10. Jack Dawson (Leonardo DiCaprio in "Titanic", 1997)
Would there have been room for both? Nowadays the load-bearing capacity of wreckage is particularly debated when it comes to the tragic finale of James Cameron's disaster epic. However, it should not be forgotten that "Titanic" was the most successful film of all for many years and caused intense sobs in cinemas around the world for months after it was released! After Jack and Rose (Kate Winslet) were unable to save their forbidden love from the sinking luxury liner in time, they find themselves shipwrecked in the ice-cold sea water. Jack gives Rose a piece of wood and makes her promise to only die in old age before he goes under exhausted - like the "heart of the ocean" many years later.
09. Ben Parker (Cliff Robertson in "Spider-Man", 2002)
The “Great Strength Follows Great Responsibility” mantra defines the genesis of numerous superheroes, but nothing beats the original: In Sam Raimi's comic adaptation, Peter Parker (Tobey Maguire), a teenager, is initially not very receptive to the wisdom of his legal guardian . However, they burn themselves even more after Uncle Ben is the accidental victim of a violent car thief and dies on the street. To make matters worse, after a successful chase, Peter realizes that he could have stopped the perpetrator shortly beforehand, but for a selfish thirst for revenge he decided against a fraudulent organizer. Pubertal know-it-alls have definitely thought twice since Uncle Ben's death about giving benevolent family members the cold shoulder in annoyance!
08. Artax (in "The Neverending Story", 1984)
Michael Ende's intense aversion to the adaptation of his novel of the same name has been extensively documented. However, this does not detract from their effect, especially on young viewers, which is mainly due to the fateful path through the marshes of sadness: While Atréju can resist them with the help of his amulet Aurýn, his horse Artax surrenders to the sad pull of the moor and sinks bit by bit Piece. Even Atréju's increasingly desperate pulling and pleading are completely in vain - before the screen is completely filled with black, he only has a few moments to part with his loyal companion. The oppressive stage design and Klaus Doldinger's poignant soundtrack contribute significantly to the endless drama of this farewell!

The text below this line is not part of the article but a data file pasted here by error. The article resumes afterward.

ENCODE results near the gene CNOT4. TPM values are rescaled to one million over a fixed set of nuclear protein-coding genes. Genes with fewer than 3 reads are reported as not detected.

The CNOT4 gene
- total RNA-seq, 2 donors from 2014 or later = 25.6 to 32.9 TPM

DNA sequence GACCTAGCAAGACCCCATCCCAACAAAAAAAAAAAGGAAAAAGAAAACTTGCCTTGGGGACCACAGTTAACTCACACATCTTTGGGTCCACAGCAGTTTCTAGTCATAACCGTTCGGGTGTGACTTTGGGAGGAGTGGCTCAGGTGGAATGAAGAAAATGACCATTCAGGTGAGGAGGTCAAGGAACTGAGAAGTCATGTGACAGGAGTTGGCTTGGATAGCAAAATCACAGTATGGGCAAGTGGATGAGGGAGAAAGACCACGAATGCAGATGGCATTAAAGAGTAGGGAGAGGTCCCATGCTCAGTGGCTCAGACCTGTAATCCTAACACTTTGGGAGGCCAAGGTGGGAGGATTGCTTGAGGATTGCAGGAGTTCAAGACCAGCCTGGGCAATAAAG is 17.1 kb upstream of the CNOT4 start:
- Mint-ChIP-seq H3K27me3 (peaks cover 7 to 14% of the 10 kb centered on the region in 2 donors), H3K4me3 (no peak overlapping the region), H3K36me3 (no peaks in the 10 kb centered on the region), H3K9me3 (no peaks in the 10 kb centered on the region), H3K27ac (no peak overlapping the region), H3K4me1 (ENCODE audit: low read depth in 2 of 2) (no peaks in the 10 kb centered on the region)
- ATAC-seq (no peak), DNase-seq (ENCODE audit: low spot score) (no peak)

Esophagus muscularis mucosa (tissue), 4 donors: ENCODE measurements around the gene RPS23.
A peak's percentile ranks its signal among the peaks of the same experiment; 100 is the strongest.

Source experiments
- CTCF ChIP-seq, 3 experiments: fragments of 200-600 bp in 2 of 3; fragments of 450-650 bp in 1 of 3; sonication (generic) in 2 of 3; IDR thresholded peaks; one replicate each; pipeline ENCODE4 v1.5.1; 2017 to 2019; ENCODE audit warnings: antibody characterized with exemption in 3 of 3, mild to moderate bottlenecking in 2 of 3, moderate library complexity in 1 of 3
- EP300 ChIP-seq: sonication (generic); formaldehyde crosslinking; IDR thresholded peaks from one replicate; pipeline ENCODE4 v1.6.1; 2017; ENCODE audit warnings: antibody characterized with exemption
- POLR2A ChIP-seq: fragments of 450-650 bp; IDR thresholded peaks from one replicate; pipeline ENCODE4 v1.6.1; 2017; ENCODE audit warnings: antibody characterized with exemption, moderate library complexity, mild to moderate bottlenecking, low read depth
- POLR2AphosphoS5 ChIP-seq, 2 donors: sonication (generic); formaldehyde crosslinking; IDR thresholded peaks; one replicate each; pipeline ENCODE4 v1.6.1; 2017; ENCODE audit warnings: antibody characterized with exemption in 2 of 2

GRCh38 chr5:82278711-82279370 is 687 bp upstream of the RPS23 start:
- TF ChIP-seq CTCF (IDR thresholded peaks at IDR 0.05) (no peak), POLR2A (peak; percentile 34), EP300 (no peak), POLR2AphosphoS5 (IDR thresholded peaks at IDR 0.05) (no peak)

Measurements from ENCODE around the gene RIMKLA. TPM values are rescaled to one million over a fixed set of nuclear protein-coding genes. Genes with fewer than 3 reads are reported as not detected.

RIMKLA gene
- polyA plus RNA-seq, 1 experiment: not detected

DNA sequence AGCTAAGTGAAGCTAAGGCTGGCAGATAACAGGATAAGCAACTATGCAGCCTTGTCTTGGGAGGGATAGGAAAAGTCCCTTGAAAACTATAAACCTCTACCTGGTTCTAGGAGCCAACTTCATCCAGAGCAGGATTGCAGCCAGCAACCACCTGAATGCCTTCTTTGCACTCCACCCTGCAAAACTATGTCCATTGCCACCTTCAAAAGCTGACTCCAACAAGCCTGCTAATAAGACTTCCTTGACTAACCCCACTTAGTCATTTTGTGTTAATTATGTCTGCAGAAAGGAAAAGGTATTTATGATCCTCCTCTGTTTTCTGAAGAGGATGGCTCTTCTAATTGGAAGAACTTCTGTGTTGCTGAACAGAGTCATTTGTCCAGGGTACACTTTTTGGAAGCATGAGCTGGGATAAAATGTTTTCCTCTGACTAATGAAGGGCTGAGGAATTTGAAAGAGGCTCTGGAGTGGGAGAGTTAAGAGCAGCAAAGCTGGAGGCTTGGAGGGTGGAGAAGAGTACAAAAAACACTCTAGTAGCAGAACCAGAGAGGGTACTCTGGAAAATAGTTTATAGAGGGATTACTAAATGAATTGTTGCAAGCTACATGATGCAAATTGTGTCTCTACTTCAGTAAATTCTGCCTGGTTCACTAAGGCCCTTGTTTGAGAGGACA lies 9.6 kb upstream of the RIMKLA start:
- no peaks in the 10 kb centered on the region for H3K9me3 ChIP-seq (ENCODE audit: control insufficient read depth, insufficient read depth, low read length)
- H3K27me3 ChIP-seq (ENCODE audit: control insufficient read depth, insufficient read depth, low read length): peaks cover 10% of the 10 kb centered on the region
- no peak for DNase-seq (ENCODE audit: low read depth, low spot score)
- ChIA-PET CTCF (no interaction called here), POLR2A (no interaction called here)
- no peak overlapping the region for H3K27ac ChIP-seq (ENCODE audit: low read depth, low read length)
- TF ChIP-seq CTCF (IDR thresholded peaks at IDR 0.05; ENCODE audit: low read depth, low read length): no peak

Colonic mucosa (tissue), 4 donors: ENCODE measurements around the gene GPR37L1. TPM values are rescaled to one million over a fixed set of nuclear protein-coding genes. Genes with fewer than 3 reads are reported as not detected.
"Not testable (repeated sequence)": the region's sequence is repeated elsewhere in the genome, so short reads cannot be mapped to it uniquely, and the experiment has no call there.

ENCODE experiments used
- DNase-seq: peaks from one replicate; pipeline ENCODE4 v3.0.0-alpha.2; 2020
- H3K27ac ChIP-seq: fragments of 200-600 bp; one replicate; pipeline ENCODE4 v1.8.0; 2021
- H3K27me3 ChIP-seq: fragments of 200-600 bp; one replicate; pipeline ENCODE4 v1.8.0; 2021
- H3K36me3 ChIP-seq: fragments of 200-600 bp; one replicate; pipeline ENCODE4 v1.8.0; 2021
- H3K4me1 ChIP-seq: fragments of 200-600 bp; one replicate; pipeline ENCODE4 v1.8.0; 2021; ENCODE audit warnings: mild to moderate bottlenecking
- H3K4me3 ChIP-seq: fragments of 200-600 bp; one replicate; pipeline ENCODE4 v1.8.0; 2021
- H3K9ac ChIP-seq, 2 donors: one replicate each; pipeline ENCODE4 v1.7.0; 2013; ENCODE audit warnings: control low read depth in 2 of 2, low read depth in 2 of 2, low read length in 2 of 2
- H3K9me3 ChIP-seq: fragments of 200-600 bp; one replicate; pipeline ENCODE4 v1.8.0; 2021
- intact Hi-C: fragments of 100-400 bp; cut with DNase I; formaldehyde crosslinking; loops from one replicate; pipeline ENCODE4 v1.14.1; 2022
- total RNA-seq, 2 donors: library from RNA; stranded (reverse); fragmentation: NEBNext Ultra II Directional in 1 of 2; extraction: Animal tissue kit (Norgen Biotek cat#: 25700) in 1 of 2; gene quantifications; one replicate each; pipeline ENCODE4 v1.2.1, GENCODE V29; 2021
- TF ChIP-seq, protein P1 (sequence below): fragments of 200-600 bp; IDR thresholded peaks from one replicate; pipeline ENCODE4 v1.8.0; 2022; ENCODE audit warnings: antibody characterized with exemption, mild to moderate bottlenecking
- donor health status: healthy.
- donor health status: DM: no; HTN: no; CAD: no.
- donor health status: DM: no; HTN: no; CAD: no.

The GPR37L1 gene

07. John Coffey (Michael Clarke Duncan in "The Green Mile", 1999)
Actually, Mister Jingles would have deserved a place too, but fortunately the death of the trusting mouse was not permanent! The giant John Coffey, imprisoned on death row, makes his guards doubt his guilt, not least because of his supernatural abilities. Paul Edgecomb (Tom Hanks) in particular builds a close bond with "one of God's true miracles", which makes it all the more disturbing as he still has to do his duty: After a touching film screening, the guards lead John Coffey for a crime , which he did not commit, for execution on the electric chair. In addition to this frustrating injustice, it is the meekness of Coffey, which has been maintained to the last, and the guilt that weighs tons on Edgecomb and his colleagues, which give this scene its emotional weight.
06. Benjamin Buford "Bubba" Blue (Mykelti Williamson in "Forrest Gump", 1994)
Forrest Gump, Oscar-winning portrayed by Tom Hanks, takes viewers in the film of the same name on a crazy rollercoaster ride through several decades. A sad climax is his war mission in Vietnam, which he fights alongside his "best good friend" Bubba: When he is badly wounded, Forrest can save him to the comparatively safe river bank - but there he succumbs to his serious injuries in Forrests Poor, instead of being able to live his dream of having his own shrimp cutter. Back home, Forrest honors the fallen together with the war-disabled Lt. Dan Taylor, by founding the (now actually existing) Bubba Gump Shrimp Company and financially supporting Benjamin Buford Blues' survivors.
05. Han Solo (Harrison Ford in "Star Wars: The Force Awakens", 2015)
The trailer for the seventh episode of the cult saga already caused wet eyes in many places, which was due in particular to the reunion with Han Solo and his loyal co-pilot Chewbacca. After the theatrical release, however, it seemed "as if millions screamed in panic and suddenly fell silent": Solo's attempt to convert his estranged son Ben - now feared as the impulsive Kylo Ren - for good ends with parricide. As a result of an attack with the lightsaber, the rascal smuggler falls into the seemingly bottomless depths of the Starkiller base in front of his companions. Chewie's sad roar, the farewell to a cherished childhood hero and the realization that there would never be a reunion between Han Solo and Luke Skywalker left fans in a state of shock!